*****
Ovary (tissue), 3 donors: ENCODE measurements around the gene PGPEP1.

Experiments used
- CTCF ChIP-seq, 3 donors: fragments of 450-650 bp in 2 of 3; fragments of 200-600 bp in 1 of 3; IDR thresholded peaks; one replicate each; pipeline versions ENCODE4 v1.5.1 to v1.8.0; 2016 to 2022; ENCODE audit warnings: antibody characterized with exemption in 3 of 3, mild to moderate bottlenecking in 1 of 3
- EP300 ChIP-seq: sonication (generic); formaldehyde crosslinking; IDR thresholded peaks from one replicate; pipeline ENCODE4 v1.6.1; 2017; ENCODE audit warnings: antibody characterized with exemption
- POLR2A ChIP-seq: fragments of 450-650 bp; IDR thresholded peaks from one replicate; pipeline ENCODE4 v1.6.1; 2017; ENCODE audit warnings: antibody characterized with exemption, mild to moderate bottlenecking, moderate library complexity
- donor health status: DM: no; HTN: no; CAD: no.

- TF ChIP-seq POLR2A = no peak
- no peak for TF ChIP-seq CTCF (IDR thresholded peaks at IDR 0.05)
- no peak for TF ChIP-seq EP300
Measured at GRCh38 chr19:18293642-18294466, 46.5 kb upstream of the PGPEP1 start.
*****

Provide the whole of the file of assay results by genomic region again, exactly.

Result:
Ovary (tissue), 3 donors: ENCODE measurements around the gene PGPEP1.

Experiments used
- CTCF ChIP-seq, 3 donors: fragments of 450-650 bp in 2 of 3; fragments of 200-600 bp in 1 of 3; IDR thresholded peaks; one replicate each; pipeline versions ENCODE4 v1.5.1 to v1.8.0; 2016 to 2022; ENCODE audit warnings: antibody characterized with exemption in 3 of 3, mild to moderate bottlenecking in 1 of 3
- EP300 ChIP-seq: sonication (generic); formaldehyde crosslinking; IDR thresholded peaks from one replicate; pipeline ENCODE4 v1.6.1; 2017; ENCODE audit warnings: antibody characterized with exemption
- POLR2A ChIP-seq: fragments of 450-650 bp; IDR thresholded peaks from one replicate; pipeline ENCODE4 v1.6.1; 2017; ENCODE audit warnings: antibody characterized with exemption, mild to moderate bottlenecking, moderate library complexity
- donor health status: DM: no; HTN: no; CAD: no.

- TF ChIP-seq POLR2A = no peak
- no peak for TF ChIP-seq CTCF (IDR thresholded peaks at IDR 0.05)
- no peak for TF ChIP-seq EP300
Measured at GRCh38 chr19:18293642-18294466, 46.5 kb upstream of the PGPEP1 start.